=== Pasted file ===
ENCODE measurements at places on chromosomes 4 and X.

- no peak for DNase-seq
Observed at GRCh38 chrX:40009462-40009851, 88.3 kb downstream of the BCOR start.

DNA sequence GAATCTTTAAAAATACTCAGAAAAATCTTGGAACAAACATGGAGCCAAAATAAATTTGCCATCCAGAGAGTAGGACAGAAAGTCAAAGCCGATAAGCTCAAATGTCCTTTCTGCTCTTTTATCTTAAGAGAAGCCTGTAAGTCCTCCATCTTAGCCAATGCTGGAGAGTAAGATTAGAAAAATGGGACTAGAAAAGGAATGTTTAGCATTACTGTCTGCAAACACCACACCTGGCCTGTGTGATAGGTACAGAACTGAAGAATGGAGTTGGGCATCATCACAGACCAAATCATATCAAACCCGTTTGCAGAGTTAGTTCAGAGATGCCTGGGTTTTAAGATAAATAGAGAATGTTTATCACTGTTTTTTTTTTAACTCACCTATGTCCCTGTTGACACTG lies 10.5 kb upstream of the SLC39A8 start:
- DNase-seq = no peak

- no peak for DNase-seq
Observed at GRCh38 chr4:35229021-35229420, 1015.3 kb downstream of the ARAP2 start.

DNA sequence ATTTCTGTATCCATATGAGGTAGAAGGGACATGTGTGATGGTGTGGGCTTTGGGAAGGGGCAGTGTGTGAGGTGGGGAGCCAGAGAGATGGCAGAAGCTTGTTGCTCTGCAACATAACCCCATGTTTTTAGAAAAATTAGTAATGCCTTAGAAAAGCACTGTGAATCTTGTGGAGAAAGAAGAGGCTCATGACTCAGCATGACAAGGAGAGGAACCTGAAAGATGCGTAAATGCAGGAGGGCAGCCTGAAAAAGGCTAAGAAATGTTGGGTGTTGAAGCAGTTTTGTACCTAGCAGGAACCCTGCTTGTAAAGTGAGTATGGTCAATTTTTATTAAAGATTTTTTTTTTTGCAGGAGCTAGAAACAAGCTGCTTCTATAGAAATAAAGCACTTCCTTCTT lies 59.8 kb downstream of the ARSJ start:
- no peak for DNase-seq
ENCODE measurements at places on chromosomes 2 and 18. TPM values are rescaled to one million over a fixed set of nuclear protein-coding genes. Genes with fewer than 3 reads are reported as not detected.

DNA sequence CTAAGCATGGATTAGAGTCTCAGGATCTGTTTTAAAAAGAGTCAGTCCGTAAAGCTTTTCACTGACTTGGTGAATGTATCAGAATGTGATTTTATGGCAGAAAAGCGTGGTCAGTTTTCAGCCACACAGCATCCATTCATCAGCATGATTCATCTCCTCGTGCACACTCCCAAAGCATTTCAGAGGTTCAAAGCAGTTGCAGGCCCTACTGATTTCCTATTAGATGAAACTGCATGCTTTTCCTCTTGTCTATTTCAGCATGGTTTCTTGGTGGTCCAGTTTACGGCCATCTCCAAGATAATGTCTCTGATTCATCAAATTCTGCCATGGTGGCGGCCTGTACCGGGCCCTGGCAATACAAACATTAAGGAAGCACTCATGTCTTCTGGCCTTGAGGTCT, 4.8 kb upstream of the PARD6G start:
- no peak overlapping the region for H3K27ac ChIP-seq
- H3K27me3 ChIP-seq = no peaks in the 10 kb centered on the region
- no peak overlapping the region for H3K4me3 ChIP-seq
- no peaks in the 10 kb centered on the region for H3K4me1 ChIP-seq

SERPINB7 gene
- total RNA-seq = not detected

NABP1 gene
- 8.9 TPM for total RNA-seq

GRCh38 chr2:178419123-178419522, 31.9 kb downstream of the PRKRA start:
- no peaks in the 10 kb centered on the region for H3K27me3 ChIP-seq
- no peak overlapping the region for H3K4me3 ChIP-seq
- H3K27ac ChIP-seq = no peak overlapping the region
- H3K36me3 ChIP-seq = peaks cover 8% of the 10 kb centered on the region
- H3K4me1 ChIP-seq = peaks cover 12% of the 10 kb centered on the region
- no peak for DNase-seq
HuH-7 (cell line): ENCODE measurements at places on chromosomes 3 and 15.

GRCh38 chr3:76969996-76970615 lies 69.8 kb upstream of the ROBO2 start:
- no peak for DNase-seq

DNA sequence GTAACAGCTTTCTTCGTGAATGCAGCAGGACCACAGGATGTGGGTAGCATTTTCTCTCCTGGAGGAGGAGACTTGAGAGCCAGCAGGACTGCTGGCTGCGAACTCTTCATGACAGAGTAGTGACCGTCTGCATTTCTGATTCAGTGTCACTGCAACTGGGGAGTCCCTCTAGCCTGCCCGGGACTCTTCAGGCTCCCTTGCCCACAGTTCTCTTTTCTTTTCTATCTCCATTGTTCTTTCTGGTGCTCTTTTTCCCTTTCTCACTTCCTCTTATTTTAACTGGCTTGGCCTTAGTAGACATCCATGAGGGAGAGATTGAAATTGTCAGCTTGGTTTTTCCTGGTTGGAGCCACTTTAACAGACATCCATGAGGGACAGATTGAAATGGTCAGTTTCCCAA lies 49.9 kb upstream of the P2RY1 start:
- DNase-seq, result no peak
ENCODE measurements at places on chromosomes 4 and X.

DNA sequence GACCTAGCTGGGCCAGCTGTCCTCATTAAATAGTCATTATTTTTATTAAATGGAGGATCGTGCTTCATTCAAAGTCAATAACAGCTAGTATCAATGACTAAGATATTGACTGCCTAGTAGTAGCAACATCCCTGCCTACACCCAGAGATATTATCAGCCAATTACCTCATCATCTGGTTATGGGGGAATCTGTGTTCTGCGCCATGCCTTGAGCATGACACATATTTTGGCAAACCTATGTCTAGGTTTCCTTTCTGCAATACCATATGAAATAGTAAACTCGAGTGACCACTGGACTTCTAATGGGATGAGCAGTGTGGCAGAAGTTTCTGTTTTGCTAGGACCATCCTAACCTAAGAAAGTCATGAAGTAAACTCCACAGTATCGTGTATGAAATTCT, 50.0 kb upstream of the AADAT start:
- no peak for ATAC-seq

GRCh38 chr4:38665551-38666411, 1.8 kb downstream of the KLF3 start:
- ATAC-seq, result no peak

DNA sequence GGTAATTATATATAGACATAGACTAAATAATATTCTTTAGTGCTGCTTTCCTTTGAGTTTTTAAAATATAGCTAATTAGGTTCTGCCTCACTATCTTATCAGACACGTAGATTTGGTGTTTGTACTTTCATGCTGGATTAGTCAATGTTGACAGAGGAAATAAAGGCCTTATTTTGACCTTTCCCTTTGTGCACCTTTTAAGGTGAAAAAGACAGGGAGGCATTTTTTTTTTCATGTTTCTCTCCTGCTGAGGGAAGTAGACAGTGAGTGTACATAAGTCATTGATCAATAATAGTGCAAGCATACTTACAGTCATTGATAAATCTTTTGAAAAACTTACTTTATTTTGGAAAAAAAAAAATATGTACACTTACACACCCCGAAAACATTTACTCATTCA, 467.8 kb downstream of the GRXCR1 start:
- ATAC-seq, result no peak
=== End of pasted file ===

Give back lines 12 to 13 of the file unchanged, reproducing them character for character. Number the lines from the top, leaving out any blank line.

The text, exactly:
- no peak overlapping the region for H3K27ac ChIP-seq
- H3K27me3 ChIP-seq = no peaks in the 10 kb centered on the region